Worthy: No charges after woman's death in Harper Woods police lockup
No charges will be issued in the death of Priscilla Slater, the African American woman who died last year in the Harper Woods Police Department lockup, Wayne County Prosecutor Kym Worthy announced Thursday.
Slater, 37, was found dead June 10 in a jail cell. Worthy said in a statement that Slater died of natural causes.
According to a nine-page report Worthy issued Thursday accompanying her press release, Slater and her boyfriend, both of Detroit, were arrested around 1:40 a.m. June 9 at the Parkcrest Inn in the 20000 block of Harper following a reported shooting. Officers found Slater and the boyfriend asleep in the backseat of a car in the motel's parking lot.
Worthy's report also indicates Slater admitted to drinking but denied having taken drugs. Police found a handgun in the trunk of the car and ammunition of the same caliber in a purse that Slater admitted, according to the report, was hers. Officers also found a bag containing 11-grams of fentanyl. Slater, the report states, later admitted in a video-recorded statement that the drugs were hers for personal use.
Slater was also asked, according to the report, by a Harper Woods civilian aide during her booking: “You haven’t taken no (sic) type of drugs or anything? Let us know because if you get sick that’s the only way I can protect you.” Slater replied, “No, no I haven’t taken anything."
Worthy said Slater was "cogent and appropriate" when speaking with the police and jail staff and did not complain of any medical issues while she was in the jail. The medical issues she did note during booking were asthma, anemia and an allergy to mustard.
"There was no evidence that she was in any way harmed or mistreated while in custody," Worthy said. "An exhaustive investigation was conducted by the Michigan State Police. We have looked at all of the facts and evidence in the case."
Worthy also noted the findings of the Wayne County Medical Examiner’s Office and a second medical examiner.
"All of the medical experts that reviewed the case determined that Ms. Slater died a natural death from Sudden Cardiac Death, in other words, a heart attack while she was in jail," said Worthy. "She had significant pre-existing factors that likely contributed to the heart attack.”
Attorney Geoffrey Fieger said last year that Harper Woods police allowed Slater to suffer for "hours and hours" and later concealed and destroyed evidence. Fieger is representing Slater's family.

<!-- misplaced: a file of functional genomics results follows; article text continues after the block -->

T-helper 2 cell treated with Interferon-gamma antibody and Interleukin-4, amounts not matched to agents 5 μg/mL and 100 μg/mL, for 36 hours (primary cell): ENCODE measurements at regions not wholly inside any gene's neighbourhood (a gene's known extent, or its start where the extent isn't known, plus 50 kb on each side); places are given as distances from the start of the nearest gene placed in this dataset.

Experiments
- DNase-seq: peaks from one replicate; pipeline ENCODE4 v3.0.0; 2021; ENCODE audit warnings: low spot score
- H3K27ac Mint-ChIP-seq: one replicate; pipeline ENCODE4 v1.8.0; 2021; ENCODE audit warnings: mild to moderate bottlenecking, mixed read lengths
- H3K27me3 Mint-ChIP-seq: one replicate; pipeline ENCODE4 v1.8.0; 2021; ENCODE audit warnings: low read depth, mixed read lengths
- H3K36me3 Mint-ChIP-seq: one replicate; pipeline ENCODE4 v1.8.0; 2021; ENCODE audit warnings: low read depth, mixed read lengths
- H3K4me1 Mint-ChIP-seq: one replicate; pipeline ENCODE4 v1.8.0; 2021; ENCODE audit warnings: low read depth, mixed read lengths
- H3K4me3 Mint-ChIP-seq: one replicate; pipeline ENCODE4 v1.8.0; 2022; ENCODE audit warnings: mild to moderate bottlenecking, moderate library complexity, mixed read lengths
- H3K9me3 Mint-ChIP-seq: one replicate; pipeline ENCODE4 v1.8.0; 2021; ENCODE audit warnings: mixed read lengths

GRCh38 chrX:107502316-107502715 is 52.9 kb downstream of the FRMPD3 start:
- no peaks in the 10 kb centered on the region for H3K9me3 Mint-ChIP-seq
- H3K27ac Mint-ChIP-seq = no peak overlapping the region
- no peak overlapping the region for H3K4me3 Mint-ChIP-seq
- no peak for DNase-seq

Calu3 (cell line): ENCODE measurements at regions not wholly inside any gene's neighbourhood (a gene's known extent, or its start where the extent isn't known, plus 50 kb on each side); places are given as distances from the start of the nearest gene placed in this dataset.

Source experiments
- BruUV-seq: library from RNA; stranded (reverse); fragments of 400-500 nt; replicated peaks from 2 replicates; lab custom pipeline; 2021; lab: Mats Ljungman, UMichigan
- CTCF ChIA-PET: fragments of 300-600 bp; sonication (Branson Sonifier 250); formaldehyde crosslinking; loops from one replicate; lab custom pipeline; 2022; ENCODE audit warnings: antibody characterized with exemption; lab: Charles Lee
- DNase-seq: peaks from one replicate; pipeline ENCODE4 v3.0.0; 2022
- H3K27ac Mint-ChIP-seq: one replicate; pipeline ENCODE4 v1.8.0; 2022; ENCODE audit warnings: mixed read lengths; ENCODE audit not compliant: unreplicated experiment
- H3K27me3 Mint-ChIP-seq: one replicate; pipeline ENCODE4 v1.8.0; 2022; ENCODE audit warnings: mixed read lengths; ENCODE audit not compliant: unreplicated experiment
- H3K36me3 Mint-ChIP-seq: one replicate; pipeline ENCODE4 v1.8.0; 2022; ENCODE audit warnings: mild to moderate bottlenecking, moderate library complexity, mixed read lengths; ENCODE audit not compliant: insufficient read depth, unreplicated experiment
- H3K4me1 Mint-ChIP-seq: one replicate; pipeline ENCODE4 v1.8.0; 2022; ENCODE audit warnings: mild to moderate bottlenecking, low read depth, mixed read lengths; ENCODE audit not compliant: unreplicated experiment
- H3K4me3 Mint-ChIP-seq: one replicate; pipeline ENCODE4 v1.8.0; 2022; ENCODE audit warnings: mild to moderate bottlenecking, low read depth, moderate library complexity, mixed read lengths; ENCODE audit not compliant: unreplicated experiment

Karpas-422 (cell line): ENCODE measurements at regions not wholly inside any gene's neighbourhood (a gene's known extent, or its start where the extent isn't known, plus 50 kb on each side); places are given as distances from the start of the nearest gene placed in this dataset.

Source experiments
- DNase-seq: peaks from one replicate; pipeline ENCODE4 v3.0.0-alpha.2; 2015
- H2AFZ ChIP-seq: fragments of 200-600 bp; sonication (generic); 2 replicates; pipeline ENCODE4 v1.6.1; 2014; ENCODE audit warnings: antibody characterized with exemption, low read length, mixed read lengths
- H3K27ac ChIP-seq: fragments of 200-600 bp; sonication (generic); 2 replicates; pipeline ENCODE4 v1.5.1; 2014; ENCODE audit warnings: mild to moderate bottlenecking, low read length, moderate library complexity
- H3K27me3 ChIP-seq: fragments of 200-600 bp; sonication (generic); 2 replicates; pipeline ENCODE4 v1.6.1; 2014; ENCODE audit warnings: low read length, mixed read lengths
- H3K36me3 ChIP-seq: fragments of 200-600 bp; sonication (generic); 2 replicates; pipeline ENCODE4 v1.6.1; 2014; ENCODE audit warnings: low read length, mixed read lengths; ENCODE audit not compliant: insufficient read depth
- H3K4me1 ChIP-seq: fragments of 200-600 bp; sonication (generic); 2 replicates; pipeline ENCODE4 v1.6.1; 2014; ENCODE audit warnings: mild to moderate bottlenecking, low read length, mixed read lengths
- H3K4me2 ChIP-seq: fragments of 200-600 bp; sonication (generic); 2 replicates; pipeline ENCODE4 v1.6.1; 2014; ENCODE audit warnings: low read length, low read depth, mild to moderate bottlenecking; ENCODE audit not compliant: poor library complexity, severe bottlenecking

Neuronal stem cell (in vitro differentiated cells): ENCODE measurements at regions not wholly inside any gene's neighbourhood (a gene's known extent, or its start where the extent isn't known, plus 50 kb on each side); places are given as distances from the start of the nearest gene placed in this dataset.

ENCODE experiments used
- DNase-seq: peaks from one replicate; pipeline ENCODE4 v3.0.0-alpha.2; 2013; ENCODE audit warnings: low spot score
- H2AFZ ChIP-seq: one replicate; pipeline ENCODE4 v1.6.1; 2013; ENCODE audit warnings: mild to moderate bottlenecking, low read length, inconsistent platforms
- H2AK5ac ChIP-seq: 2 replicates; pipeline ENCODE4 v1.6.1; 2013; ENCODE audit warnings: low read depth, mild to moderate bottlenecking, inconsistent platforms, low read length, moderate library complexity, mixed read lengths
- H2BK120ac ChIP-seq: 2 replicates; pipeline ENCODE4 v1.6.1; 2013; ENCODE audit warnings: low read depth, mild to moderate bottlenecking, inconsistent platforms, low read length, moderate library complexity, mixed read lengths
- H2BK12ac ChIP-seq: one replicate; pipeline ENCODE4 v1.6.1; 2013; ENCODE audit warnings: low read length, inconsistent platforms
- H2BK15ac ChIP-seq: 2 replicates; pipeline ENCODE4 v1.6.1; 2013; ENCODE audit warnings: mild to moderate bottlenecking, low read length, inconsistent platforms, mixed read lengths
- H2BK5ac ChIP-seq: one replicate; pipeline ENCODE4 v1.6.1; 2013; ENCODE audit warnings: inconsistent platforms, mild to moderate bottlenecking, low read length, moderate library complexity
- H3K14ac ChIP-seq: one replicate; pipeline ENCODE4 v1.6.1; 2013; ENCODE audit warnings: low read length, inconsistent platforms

At 5:10 a.m. Slater was "supine with clenched fists," her arms were drawn toward the middle of her body and her feet were pointed away from her body "for approximately three minutes," Assistant Wayne County Medical Examiner Dr. Teresa Nguyen wrote after reviewing jail cell video and police records. Slater was pronounced dead nearly 10 hours later at 2:55 p.m., according to the report.
Worthy said there was insufficient evidence, to prove "beyond a reasonable doubt" that the civilian police department aide on duty when Slater died failed to perform his duties or performed them in a negligent way.
"Nor is there any way to show that in the brief period after Ms. Slater’s heart attack whether medical intervention might have saved her life,” said Worthy, who said she met with Slater's sister to explain her office's decision.
The Detroit News reported in August that the Wayne County Medical Examiner's Office had ruled Slater's death was a result of natural causes.
An exam revealed no significant evidence of injury but a postmortem toxicology test of the peripheral blood and liver tissue was positive for "caffeine, cotinine (nicotine metabolite), and products of marijuana use," according to the report.
"It is my opinion that death was caused by cardiac dysrhythmia of undetermined etiology," Nguyen wrote in the June 11 autopsy report obtained by The News in a public records request.
"She was abandoned or ignored for more than nine hours," Fieger said last year. "It's absolutely incredible to me. She got no care for almost nine hours."
The death of Slater sparked protests in Harper Woods and prompted the firings last year of a Harper Wood deputy chief and a police officer by city officials for the alleged concealment and manipulation of evidence in the Slater death investigation.